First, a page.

Furyk in pole position but rejuvenated Rory ready to pounce
Dufner’s record-breaking 63 had put him two ahead after Day Two, but Furyk’s two-under 68 gave him three shots on Dufner’s 71, with the 43-year-old finishing the day on nine under.
But, on another gripping day in upstate New York, there are a number of sub-plots forming that look like producing a thrilling finale to the final major of the year.
The leaderboard has an air of Smorgasboard in third and fourth place as Swedish pair Henrik Stenson (3/1) and Jonas Blixt (14/1) take up the chase, with both bidding to become the first Swede to win a major.
Look a little further down and there’s real intrigue closer to home too. Lee Westwood made up 15 places with a round of two under making up for some of the mistakes made during his four over second round, and few would begrudge the 40-year-old from Worksop his first major here following successive near-misses.
And near misses seem to be the running theme throughout the top half of the leaderboard, with only McIlroy and Aussie Adam Scott (7/1) joining leader Furyk of those in the top ten with a major to their name.
Few will forget Dufner blowing a five-shot lead and losing a play-off in this tournament in 2011, while Stenson finished second behind Phil Mickelson at this year’s British Open.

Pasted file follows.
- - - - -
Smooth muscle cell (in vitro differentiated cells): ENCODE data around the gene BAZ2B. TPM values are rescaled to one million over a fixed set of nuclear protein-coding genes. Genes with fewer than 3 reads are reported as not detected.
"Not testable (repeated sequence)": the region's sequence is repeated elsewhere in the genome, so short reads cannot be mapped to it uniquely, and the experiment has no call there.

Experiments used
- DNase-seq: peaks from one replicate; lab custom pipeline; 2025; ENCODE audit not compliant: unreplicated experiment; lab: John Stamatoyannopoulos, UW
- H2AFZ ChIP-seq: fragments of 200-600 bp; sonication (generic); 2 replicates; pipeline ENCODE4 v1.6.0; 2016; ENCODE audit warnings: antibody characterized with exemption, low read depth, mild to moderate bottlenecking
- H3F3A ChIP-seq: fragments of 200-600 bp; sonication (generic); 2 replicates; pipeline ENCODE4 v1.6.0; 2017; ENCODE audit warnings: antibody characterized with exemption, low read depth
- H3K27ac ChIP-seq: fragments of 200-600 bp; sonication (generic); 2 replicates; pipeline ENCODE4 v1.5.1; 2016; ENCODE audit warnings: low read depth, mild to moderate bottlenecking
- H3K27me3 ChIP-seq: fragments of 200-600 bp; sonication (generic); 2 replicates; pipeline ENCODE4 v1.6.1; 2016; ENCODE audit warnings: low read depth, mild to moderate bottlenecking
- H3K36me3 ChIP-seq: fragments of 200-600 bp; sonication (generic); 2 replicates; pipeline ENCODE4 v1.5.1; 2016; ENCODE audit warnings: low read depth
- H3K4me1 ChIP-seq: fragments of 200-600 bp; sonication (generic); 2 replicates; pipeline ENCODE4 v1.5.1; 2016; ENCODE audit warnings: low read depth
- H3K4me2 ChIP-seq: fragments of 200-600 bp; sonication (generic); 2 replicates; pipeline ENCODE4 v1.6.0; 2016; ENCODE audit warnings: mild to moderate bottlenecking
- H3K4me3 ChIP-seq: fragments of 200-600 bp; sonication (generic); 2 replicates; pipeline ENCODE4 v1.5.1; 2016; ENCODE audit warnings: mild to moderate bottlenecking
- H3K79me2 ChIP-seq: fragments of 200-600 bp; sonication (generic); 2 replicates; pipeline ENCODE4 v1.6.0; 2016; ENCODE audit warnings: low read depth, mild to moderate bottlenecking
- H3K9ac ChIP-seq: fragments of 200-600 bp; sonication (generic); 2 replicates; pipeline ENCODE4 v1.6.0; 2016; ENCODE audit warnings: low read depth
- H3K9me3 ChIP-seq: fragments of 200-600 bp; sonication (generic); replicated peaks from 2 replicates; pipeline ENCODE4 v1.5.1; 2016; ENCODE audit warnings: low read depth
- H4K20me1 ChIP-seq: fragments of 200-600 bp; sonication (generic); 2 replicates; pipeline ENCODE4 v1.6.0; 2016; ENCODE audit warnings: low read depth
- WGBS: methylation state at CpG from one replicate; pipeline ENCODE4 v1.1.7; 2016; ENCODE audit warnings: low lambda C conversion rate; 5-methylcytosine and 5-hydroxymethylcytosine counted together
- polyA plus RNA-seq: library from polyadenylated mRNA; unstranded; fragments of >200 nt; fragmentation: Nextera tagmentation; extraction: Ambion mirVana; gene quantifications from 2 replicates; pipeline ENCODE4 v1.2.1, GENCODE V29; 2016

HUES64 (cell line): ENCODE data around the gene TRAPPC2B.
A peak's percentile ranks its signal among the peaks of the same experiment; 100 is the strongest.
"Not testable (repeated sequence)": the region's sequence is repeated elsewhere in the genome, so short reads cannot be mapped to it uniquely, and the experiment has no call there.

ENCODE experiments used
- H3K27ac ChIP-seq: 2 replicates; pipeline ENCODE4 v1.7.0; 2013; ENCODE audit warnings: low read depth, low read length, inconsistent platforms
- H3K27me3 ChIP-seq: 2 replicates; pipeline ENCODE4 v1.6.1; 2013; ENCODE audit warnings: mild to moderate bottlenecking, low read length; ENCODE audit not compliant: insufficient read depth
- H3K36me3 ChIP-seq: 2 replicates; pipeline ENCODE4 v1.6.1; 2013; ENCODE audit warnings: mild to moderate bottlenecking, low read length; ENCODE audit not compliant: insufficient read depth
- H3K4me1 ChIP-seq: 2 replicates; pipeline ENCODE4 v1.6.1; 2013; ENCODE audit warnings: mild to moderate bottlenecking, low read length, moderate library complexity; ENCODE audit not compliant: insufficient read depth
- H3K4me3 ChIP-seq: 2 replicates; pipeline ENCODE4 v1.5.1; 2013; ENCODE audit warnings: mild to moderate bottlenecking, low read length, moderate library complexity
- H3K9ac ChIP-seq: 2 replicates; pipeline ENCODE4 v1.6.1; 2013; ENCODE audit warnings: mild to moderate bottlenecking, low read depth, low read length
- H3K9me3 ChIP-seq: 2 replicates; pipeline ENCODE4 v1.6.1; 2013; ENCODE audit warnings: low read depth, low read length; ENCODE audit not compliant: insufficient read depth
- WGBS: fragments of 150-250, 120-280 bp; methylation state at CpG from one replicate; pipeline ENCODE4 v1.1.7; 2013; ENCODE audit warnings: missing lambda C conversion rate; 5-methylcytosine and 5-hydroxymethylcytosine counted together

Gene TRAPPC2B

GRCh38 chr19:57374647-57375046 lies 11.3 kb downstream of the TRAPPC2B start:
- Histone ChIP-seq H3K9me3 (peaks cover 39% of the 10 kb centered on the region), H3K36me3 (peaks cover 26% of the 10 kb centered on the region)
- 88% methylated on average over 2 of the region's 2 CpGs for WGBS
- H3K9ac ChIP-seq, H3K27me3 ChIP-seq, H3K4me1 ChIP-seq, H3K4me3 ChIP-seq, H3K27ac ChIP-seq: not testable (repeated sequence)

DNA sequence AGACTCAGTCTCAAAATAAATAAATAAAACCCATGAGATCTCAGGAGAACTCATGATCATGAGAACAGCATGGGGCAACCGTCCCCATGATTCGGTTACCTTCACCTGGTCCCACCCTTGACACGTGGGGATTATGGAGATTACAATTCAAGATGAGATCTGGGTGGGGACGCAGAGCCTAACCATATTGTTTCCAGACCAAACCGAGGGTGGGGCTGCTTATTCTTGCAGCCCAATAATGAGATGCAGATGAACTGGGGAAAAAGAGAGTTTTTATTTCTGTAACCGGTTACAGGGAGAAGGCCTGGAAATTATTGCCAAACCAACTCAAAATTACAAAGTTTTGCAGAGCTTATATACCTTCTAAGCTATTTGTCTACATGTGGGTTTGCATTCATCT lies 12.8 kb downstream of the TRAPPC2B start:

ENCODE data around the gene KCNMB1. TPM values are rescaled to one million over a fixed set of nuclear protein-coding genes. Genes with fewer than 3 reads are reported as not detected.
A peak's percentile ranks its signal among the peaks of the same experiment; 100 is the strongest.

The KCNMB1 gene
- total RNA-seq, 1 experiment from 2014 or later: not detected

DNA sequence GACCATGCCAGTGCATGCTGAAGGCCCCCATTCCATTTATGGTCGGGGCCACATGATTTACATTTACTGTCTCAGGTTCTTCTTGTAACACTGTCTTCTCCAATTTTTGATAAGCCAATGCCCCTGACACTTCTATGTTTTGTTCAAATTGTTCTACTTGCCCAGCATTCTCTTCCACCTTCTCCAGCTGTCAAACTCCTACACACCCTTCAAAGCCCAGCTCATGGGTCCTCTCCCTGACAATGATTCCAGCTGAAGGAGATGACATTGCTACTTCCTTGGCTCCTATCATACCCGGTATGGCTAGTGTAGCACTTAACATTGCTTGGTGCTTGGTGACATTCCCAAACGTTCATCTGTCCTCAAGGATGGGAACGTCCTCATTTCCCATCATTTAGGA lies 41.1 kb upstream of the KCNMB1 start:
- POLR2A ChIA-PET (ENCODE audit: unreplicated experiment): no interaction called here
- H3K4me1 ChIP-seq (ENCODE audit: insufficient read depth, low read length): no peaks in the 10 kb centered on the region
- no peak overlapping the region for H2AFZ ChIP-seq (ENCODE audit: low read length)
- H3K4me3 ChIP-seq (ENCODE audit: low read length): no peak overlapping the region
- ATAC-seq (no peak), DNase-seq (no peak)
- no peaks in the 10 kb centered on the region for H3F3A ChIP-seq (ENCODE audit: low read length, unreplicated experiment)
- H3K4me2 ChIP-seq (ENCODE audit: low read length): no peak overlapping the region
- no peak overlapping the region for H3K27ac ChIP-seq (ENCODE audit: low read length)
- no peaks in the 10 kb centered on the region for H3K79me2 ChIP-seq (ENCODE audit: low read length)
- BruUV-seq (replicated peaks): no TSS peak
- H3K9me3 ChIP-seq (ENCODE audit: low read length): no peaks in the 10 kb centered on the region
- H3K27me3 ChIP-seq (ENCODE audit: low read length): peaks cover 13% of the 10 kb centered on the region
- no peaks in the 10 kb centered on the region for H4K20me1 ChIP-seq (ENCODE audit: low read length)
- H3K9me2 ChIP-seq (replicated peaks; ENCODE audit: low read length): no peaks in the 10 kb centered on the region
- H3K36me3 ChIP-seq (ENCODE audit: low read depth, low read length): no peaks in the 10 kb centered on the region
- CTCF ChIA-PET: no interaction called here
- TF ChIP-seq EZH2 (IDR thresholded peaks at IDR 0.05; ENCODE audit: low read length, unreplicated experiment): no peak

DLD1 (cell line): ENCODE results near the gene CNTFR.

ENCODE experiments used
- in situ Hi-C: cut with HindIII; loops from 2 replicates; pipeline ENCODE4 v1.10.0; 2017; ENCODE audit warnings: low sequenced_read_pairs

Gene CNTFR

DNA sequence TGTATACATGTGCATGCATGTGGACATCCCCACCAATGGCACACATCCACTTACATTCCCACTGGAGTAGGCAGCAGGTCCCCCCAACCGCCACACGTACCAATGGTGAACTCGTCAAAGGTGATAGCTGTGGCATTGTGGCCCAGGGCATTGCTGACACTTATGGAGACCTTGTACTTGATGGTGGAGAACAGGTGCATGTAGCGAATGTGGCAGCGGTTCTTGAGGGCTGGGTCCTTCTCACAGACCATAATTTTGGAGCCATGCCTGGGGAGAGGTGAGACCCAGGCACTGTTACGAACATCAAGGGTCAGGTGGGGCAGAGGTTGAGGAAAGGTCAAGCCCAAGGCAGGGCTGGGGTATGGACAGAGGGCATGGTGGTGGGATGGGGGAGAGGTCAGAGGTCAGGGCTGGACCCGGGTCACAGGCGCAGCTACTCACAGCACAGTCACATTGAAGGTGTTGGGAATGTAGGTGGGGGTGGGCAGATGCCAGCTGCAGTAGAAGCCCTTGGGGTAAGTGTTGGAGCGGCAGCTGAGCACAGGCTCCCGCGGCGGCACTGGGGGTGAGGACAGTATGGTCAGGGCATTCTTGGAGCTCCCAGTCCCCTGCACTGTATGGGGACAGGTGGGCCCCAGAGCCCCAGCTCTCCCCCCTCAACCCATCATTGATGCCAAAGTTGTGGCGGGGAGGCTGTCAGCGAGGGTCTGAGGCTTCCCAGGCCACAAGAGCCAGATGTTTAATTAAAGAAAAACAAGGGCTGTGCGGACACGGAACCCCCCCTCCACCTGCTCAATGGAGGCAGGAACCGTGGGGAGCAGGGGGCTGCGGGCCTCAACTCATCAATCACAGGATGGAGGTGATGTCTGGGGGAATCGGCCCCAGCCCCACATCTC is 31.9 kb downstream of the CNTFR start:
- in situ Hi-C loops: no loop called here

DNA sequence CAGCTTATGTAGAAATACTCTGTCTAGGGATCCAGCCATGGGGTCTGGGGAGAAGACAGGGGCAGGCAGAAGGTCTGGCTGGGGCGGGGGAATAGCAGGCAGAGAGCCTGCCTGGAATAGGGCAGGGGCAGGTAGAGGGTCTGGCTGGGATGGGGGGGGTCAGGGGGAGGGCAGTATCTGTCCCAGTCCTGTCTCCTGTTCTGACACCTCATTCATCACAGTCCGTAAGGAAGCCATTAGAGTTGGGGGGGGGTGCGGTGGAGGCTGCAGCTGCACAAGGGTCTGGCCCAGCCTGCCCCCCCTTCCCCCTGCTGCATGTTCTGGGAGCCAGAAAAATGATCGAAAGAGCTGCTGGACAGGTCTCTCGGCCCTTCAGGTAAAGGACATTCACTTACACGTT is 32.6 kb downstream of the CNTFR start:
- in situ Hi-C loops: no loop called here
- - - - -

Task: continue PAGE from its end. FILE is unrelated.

Steve Stricker (12/1), tied fifth with Scott on five under, is another who’s best memory of the USPGA is as runner-up, in 1998, while even leader Furyk might be forgiven for thinking more of his recent failures – he lead at this stage four times in 2012 and failed to win any – than his US Open win back in 2003.
It leaves last year’s overwhelming winner Rory McIlroy a very tempting punt at 20/1. With two majors to his name already, there’s no doubting he has the temperament, and after a round of 67 put him straight into contention six shots off the lead at three under, it looks like he’s rediscovered his form too.
With a scorecard that read five over after 11 holes in the second round and looking ready to be swallowed by the cut, it represents a remarkable turnaround for the Northern Irishman.
Last year in South Carolina, McIlroy won at a canter by an astonishing eight strokes, and while there’s no way he’ll repeat that feat this time round, having played his last 25 holes in six under, he’s in a similar confident mood. Should those at the top of the leaderboard begin to choke again, Rory is primed to take advantage.
All Odds and Markets are correct as of the date of publishing.